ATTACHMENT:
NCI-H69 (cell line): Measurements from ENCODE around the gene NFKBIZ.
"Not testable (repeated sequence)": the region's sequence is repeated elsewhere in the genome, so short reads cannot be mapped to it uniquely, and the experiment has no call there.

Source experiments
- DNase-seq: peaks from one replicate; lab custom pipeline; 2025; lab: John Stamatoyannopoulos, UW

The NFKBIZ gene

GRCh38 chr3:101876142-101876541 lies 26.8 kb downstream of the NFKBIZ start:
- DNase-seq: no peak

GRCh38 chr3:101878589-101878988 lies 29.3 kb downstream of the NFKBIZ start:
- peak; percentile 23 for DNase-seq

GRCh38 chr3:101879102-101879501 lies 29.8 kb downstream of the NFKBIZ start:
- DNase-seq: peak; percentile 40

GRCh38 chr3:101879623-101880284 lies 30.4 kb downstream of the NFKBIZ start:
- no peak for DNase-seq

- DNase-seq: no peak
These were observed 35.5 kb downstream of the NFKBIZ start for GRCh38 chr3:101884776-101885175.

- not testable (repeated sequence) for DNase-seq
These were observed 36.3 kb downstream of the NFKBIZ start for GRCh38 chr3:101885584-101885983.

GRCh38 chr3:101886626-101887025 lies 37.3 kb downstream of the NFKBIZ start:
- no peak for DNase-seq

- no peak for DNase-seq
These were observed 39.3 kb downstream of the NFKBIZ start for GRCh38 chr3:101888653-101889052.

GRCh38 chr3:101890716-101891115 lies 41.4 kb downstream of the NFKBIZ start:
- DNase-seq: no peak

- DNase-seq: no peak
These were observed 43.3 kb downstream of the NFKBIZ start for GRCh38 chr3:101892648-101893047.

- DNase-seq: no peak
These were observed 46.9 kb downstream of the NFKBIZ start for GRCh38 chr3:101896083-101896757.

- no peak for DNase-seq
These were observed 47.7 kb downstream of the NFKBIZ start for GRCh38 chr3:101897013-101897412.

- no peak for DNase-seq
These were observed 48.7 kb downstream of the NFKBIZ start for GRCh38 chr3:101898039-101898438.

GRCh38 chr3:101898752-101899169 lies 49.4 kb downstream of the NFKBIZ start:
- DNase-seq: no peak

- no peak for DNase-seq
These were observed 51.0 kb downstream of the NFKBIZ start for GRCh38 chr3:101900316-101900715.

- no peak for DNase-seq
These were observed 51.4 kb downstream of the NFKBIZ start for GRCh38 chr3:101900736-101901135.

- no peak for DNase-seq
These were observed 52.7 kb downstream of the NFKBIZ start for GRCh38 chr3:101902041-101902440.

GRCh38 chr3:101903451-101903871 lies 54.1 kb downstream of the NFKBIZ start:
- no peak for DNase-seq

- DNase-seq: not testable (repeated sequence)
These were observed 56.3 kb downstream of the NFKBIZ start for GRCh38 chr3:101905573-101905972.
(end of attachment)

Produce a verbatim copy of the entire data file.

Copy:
NCI-H69 (cell line): Measurements from ENCODE around the gene NFKBIZ.
"Not testable (repeated sequence)": the region's sequence is repeated elsewhere in the genome, so short reads cannot be mapped to it uniquely, and the experiment has no call there.

Source experiments
- DNase-seq: peaks from one replicate; lab custom pipeline; 2025; lab: John Stamatoyannopoulos, UW

The NFKBIZ gene

GRCh38 chr3:101876142-101876541 lies 26.8 kb downstream of the NFKBIZ start:
- DNase-seq: no peak

GRCh38 chr3:101878589-101878988 lies 29.3 kb downstream of the NFKBIZ start:
- peak; percentile 23 for DNase-seq

GRCh38 chr3:101879102-101879501 lies 29.8 kb downstream of the NFKBIZ start:
- DNase-seq: peak; percentile 40

GRCh38 chr3:101879623-101880284 lies 30.4 kb downstream of the NFKBIZ start:
- no peak for DNase-seq

- DNase-seq: no peak
These were observed 35.5 kb downstream of the NFKBIZ start for GRCh38 chr3:101884776-101885175.

- not testable (repeated sequence) for DNase-seq
These were observed 36.3 kb downstream of the NFKBIZ start for GRCh38 chr3:101885584-101885983.

GRCh38 chr3:101886626-101887025 lies 37.3 kb downstream of the NFKBIZ start:
- no peak for DNase-seq

- no peak for DNase-seq
These were observed 39.3 kb downstream of the NFKBIZ start for GRCh38 chr3:101888653-101889052.

GRCh38 chr3:101890716-101891115 lies 41.4 kb downstream of the NFKBIZ start:
- DNase-seq: no peak

- DNase-seq: no peak
These were observed 43.3 kb downstream of the NFKBIZ start for GRCh38 chr3:101892648-101893047.

- DNase-seq: no peak
These were observed 46.9 kb downstream of the NFKBIZ start for GRCh38 chr3:101896083-101896757.

- no peak for DNase-seq
These were observed 47.7 kb downstream of the NFKBIZ start for GRCh38 chr3:101897013-101897412.

- no peak for DNase-seq
These were observed 48.7 kb downstream of the NFKBIZ start for GRCh38 chr3:101898039-101898438.

GRCh38 chr3:101898752-101899169 lies 49.4 kb downstream of the NFKBIZ start:
- DNase-seq: no peak

- no peak for DNase-seq
These were observed 51.0 kb downstream of the NFKBIZ start for GRCh38 chr3:101900316-101900715.

- no peak for DNase-seq
These were observed 51.4 kb downstream of the NFKBIZ start for GRCh38 chr3:101900736-101901135.

- no peak for DNase-seq
These were observed 52.7 kb downstream of the NFKBIZ start for GRCh38 chr3:101902041-101902440.

GRCh38 chr3:101903451-101903871 lies 54.1 kb downstream of the NFKBIZ start:
- no peak for DNase-seq

- DNase-seq: not testable (repeated sequence)
These were observed 56.3 kb downstream of the NFKBIZ start for GRCh38 chr3:101905573-101905972.